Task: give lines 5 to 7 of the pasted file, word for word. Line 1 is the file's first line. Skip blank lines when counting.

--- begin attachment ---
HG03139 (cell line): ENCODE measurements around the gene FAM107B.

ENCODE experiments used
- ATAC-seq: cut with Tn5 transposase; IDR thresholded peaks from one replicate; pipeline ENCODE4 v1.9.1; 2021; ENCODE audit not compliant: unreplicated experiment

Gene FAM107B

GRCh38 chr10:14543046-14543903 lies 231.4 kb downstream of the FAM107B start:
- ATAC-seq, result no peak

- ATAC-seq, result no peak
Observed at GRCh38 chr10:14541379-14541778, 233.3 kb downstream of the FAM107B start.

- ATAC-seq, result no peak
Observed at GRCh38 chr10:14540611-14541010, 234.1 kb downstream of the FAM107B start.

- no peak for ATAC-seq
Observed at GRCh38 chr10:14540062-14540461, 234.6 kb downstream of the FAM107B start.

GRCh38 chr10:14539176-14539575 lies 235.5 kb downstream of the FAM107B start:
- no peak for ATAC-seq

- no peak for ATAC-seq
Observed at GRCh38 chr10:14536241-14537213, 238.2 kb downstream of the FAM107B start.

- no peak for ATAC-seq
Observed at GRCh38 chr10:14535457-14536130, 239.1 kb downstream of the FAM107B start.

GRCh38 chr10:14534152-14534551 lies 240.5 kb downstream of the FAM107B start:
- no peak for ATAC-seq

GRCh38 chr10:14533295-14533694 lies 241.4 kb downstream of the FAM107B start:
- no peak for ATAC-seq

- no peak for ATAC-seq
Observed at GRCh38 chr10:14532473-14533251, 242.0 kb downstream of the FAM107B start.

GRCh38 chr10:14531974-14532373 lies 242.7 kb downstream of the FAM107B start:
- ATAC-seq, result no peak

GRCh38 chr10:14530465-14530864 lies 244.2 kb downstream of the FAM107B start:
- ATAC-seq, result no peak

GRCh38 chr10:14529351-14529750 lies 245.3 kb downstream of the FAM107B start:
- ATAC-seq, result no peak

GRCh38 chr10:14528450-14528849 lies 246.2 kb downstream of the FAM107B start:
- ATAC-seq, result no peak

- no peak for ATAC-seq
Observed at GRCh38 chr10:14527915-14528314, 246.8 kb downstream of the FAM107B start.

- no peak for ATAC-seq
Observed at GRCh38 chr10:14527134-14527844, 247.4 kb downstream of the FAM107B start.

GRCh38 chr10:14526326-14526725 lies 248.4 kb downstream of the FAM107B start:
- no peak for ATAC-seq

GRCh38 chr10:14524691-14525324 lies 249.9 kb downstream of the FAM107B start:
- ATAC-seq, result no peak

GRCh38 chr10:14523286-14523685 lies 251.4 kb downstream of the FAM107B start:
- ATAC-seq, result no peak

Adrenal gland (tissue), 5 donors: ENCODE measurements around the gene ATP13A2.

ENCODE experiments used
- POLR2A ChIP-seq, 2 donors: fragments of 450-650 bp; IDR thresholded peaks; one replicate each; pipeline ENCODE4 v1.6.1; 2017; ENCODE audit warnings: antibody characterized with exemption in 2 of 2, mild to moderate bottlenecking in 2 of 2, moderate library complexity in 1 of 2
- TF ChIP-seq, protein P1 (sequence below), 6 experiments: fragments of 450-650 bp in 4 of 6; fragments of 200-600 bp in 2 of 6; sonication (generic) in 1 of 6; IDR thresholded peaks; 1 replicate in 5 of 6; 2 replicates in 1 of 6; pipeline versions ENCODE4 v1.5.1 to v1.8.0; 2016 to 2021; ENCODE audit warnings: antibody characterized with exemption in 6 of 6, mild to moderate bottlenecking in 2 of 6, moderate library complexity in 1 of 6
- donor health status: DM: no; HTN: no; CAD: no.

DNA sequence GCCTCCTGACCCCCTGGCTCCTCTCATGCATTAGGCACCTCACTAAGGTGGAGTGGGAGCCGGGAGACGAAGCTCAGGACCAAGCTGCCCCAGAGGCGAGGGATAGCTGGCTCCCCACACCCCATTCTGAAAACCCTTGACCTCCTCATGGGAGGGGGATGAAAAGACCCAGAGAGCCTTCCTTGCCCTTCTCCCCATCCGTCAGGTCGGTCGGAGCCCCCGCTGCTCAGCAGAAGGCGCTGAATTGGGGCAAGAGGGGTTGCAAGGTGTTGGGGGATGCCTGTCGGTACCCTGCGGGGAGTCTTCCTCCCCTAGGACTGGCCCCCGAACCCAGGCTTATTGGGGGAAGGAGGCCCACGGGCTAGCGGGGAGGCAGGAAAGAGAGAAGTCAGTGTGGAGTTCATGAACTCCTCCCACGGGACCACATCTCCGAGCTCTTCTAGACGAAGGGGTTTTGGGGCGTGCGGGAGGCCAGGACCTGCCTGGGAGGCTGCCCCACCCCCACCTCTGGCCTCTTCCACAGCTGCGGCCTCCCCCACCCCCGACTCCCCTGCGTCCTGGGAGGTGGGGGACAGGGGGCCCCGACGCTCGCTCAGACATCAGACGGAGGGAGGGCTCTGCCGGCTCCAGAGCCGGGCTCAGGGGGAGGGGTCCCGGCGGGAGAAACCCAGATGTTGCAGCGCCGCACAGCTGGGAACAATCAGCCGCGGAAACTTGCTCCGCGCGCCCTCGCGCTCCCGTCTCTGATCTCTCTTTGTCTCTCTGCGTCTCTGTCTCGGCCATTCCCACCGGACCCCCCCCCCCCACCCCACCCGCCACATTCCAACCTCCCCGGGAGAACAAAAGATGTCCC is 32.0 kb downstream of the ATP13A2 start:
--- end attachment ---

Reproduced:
GRCh38 chr10:14543046-14543903 lies 231.4 kb downstream of the FAM107B start:
- ATAC-seq, result no peak

- ATAC-seq, result no peak